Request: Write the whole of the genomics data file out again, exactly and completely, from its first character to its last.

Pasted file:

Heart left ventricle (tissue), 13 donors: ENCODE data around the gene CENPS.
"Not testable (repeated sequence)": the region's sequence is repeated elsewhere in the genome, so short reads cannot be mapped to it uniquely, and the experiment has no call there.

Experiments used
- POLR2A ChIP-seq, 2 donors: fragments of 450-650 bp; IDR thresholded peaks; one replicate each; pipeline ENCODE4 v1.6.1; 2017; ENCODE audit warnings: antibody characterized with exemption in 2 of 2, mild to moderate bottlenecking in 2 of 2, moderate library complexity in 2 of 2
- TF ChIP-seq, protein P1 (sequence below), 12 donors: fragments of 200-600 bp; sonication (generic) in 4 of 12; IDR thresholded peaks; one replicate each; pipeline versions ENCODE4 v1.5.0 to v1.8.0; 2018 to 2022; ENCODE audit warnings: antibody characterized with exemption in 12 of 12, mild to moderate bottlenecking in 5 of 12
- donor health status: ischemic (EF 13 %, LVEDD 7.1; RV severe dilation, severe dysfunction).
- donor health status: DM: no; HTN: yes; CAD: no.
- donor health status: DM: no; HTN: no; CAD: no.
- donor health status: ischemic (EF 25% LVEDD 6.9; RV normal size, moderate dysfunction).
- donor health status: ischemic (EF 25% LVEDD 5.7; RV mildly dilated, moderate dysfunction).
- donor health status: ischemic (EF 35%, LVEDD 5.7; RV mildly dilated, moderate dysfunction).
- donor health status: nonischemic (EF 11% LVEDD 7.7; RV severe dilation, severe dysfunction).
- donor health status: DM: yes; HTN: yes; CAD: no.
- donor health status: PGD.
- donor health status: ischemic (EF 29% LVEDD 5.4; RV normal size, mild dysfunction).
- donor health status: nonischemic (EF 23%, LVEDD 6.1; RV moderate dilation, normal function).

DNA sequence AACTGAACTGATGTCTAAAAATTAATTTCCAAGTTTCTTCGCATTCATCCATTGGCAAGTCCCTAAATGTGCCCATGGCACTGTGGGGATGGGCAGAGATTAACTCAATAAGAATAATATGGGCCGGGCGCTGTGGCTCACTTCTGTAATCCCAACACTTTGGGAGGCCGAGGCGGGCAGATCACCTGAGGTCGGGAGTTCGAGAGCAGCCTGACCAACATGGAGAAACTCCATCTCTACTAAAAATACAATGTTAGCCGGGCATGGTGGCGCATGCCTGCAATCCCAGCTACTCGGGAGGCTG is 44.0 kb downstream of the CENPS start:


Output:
Heart left ventricle (tissue), 13 donors: ENCODE data around the gene CENPS.
"Not testable (repeated sequence)": the region's sequence is repeated elsewhere in the genome, so short reads cannot be mapped to it uniquely, and the experiment has no call there.

Experiments used
- POLR2A ChIP-seq, 2 donors: fragments of 450-650 bp; IDR thresholded peaks; one replicate each; pipeline ENCODE4 v1.6.1; 2017; ENCODE audit warnings: antibody characterized with exemption in 2 of 2, mild to moderate bottlenecking in 2 of 2, moderate library complexity in 2 of 2
- TF ChIP-seq, protein P1 (sequence below), 12 donors: fragments of 200-600 bp; sonication (generic) in 4 of 12; IDR thresholded peaks; one replicate each; pipeline versions ENCODE4 v1.5.0 to v1.8.0; 2018 to 2022; ENCODE audit warnings: antibody characterized with exemption in 12 of 12, mild to moderate bottlenecking in 5 of 12
- donor health status: ischemic (EF 13 %, LVEDD 7.1; RV severe dilation, severe dysfunction).
- donor health status: DM: no; HTN: yes; CAD: no.
- donor health status: DM: no; HTN: no; CAD: no.
- donor health status: ischemic (EF 25% LVEDD 6.9; RV normal size, moderate dysfunction).
- donor health status: ischemic (EF 25% LVEDD 5.7; RV mildly dilated, moderate dysfunction).
- donor health status: ischemic (EF 35%, LVEDD 5.7; RV mildly dilated, moderate dysfunction).
- donor health status: nonischemic (EF 11% LVEDD 7.7; RV severe dilation, severe dysfunction).
- donor health status: DM: yes; HTN: yes; CAD: no.
- donor health status: PGD.
- donor health status: ischemic (EF 29% LVEDD 5.4; RV normal size, mild dysfunction).
- donor health status: nonischemic (EF 23%, LVEDD 6.1; RV moderate dilation, normal function).

DNA sequence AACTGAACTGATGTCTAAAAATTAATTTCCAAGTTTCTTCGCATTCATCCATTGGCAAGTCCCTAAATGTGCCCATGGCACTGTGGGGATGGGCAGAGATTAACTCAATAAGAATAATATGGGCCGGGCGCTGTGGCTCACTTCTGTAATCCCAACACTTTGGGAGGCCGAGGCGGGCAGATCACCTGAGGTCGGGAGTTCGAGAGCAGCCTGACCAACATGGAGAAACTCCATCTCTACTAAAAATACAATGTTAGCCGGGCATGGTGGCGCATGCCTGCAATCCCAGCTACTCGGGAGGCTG is 44.0 kb downstream of the CENPS start: